By Matthew Hendley
By Monica Alonzo
By Monica Alonzo
By Monica Alonzo
By Stephen Lemons
By Jason P. Woodbury
By Dulce Paloma Baltazar Pedraza
By Ray Stern
It is about midnight when the cop from Norway cruises East Van Buren Street for the first time.
"Wow!" says Einar Kristoffersen, three days into his first visit to the States. "My Godt!"
His guttural exclamations are not evoked by the hookers and drug pushers who normally haunt Van Buren. On this night, those who routinely traverse Phoenix's sin corridor are plying their wares elsewhere, mainly because of Sheriff Joe's posse and the Phoenix Police Department's vice squad.
Kristoffersen is amazed by the overwhelming police presence on Van Buren between 24th and 36th streets. Things are a bit different in the ancient town of Sandefjord, population 16,000, where he works as a police detective.
"We do not have this in my town," he says, speaking of the gun-toting cops and the wanna-be-cop posse volunteers. "We leave our doors and cars unlocked, and we leave each other alone. Most of the time, anyway, or I would not have a job."
Kristoffersen's tour guide is veteran Phoenix cop Mariano Albano, a cool head who grew up in the area and who now works the graveyard shift on East Van Buren.
But things are as dead as they can be tonight, thanks to the high-profile posse and the attendant media blitz. (I hate to pry, but are you a prostitute?" one TV reporter recently asked a pedestrian in the area.)
The quietude doesn't fool Albano, who's savvy enough to know it's a momentary lull. He tells the wide-eyed Kristoffersen about the transient nature of prostitution: Some ladies of the night have moved up to McDowell and other busy Phoenix thoroughfares. More mobile nubiles have moved on to other cities.
"We do not have this so wide-open like this," says the 40-year-old Kristoffersen, a bright, jovial father of four. "Except in Oslo."
Albano travels to Oslo every summer as a coach for an area youth soccer team. But he hadn't met Kristoffersen until a few nights earlier. A mutual friend is Dr. Tasha Boychuk, an expert on sex crimes who was introduced to Kristoffersen two years ago when she lectured at a seminar in Norway.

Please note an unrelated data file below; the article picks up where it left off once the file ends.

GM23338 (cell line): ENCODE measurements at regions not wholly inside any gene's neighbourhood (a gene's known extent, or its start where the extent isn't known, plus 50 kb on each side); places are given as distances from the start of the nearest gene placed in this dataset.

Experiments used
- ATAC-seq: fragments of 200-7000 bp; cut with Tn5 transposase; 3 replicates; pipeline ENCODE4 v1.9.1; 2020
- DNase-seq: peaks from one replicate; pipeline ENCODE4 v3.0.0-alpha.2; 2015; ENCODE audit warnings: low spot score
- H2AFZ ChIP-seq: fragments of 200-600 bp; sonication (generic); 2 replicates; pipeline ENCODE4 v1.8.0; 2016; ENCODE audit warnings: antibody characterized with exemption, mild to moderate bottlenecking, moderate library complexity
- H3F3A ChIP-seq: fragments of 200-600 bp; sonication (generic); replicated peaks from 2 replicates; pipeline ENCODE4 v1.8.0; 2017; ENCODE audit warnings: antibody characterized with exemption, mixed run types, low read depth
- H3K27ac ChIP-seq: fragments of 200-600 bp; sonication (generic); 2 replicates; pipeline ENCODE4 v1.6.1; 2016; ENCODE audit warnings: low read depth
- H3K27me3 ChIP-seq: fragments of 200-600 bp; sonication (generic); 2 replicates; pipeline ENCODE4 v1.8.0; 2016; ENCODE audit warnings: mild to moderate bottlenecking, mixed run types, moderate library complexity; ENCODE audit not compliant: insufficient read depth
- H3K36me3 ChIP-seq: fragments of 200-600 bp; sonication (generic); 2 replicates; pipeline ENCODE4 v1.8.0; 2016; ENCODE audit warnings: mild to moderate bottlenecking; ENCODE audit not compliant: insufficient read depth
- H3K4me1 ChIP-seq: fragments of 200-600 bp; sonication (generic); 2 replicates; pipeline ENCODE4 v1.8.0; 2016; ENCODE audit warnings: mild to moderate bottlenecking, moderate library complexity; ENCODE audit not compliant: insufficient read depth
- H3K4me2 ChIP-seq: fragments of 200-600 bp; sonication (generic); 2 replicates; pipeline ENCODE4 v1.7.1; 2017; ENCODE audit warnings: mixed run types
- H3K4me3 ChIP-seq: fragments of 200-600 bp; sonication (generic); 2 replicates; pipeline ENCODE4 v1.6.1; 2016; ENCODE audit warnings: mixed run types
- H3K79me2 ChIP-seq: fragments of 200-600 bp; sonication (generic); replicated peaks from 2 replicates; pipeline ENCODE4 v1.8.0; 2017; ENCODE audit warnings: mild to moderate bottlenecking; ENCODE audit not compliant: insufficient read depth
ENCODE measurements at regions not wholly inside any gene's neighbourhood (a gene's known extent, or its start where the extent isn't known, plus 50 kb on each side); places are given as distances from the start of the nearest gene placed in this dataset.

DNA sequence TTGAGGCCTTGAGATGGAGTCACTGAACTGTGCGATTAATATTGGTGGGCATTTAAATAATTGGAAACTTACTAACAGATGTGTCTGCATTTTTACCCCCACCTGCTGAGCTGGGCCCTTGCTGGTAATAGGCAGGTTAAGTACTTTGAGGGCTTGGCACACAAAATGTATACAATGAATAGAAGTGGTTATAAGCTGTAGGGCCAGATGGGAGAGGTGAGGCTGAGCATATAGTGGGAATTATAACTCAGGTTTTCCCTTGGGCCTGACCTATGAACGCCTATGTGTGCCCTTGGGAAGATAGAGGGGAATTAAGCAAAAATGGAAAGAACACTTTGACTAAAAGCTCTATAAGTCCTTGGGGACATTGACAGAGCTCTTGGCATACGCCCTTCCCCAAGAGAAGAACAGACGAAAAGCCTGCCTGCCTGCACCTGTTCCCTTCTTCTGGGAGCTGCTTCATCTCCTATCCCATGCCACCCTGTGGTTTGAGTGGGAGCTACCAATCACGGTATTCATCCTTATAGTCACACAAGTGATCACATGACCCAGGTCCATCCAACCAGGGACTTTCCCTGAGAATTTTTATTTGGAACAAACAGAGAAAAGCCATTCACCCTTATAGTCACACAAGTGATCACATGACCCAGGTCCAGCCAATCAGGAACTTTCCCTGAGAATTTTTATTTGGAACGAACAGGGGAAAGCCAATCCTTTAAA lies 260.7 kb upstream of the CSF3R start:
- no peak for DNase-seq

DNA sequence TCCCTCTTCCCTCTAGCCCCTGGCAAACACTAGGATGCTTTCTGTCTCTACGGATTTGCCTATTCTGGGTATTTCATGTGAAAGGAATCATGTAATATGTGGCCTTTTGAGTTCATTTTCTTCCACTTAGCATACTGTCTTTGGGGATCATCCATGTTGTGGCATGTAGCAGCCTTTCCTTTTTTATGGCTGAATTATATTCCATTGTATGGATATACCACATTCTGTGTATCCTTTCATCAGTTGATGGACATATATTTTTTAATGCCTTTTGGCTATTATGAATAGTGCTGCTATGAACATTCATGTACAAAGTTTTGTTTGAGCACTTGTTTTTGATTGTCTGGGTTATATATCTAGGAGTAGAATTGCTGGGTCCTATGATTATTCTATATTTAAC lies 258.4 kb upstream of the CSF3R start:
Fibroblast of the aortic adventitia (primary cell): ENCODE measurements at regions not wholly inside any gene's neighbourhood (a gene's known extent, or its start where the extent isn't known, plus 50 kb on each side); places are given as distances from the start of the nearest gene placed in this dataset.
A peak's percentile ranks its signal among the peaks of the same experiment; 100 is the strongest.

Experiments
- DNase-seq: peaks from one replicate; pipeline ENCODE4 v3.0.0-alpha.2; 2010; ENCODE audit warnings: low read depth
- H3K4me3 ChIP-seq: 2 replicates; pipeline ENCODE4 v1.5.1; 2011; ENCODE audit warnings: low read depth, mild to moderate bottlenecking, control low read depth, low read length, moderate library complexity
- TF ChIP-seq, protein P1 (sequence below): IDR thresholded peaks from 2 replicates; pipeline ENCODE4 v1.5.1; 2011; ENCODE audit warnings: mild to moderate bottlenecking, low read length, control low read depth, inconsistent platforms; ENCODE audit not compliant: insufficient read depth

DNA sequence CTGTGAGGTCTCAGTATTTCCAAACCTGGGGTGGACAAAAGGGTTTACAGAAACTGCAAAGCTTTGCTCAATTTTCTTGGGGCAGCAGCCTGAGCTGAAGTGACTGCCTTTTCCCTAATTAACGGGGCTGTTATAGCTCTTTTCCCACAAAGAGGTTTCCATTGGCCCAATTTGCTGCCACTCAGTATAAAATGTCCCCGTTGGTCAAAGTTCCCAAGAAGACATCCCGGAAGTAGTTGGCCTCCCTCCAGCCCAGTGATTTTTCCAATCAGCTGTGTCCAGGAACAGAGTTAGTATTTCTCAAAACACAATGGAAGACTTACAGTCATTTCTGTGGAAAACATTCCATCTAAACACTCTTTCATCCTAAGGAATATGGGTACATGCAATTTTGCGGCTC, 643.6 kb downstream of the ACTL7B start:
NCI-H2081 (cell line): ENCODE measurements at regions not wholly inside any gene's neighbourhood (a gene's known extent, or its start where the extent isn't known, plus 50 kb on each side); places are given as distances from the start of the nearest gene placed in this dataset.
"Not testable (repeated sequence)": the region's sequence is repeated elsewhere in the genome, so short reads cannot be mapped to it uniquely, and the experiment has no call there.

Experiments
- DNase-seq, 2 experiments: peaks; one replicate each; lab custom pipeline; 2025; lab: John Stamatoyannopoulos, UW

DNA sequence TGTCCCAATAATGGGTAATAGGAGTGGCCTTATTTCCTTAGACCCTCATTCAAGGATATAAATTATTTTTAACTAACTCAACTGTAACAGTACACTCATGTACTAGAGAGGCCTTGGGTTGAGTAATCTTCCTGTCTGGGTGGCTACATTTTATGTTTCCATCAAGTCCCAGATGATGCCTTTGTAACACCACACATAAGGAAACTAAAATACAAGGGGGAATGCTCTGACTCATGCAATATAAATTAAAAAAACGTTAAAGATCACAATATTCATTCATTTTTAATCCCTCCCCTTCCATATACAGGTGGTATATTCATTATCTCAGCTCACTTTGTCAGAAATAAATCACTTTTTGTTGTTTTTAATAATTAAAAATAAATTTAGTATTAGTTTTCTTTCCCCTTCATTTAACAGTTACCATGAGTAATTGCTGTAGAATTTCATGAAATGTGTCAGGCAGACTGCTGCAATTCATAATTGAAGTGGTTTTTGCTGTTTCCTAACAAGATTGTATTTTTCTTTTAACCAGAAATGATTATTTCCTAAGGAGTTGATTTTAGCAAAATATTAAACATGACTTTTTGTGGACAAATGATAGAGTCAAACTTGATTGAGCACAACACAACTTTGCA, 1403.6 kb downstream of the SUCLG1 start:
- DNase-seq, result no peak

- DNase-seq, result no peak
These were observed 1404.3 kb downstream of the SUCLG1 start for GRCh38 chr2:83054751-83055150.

Boychuk encouraged the detective to visit Phoenix someday and see firsthand how his counterparts tackle their difficult jobs. For Kristoffersen--who breaks the monotony of the Scandinavian winter by skiing while tethered to his German shepherd--the visit to Phoenix has been the thrill of a lifetime.
"Everything in sex crimes here is ahead of where we are," Kristoffersen says. "I came here to learn how to better interview children, how to act and to be me at the same time."
Detectives from the Phoenix Police Department have welcomed Kristoffersen into their world.
"I have seen how they sit when they interview a child--on the same level, not above, staring down," he says. "You don't ask more than one question at a time. If you don't get an answer, okay. Take your time. Don't begin to sweat. Let some time go. It will happen."
But don't mistake Kristoffersen for an amateur at the art of interviewing. Not long ago, he collected the confession of Norway's most infamous child molester to date, a man who admitted to assaulting at least 20 children.
The bad guy is serving just seven years behind bars.
"Our judges and everybody are much nicer to these people than you are here," he says, a practice he believes "is not good."
Albano nods at that observation. He was once known as one of Phoenix's ace sex-crimes detectives. One reason he's back in uniform is the emotional wear he sustained as his kiddy crime cases inched through the criminal justice system, sometimes to an unsatisfactory result.
Albano considers the East Van Buren beat a cakewalk compared to his previous assignment.
"This is a no-stress job," Albano tells his Norwegian peer of patrolling Van Buren. "I'm straight-up with the people who hang out on this street. If I catch them doing a crime, I bust them. If they are victims, I try to find who did it--whether it's a pimp who beat up one of his girls or whoever. I do my hours and I go home. And I don't take the street home with me."
It takes Kristoffersen a moment to grasp the metaphor of taking a street home, especially this crime-laden street. Kristoffersen shakes his head and chuckles at Albano's idea of a stress-free environment.
"Oh, boy, I don't think so," he says. "I wouldn't want to do what you are doing now. My Godt!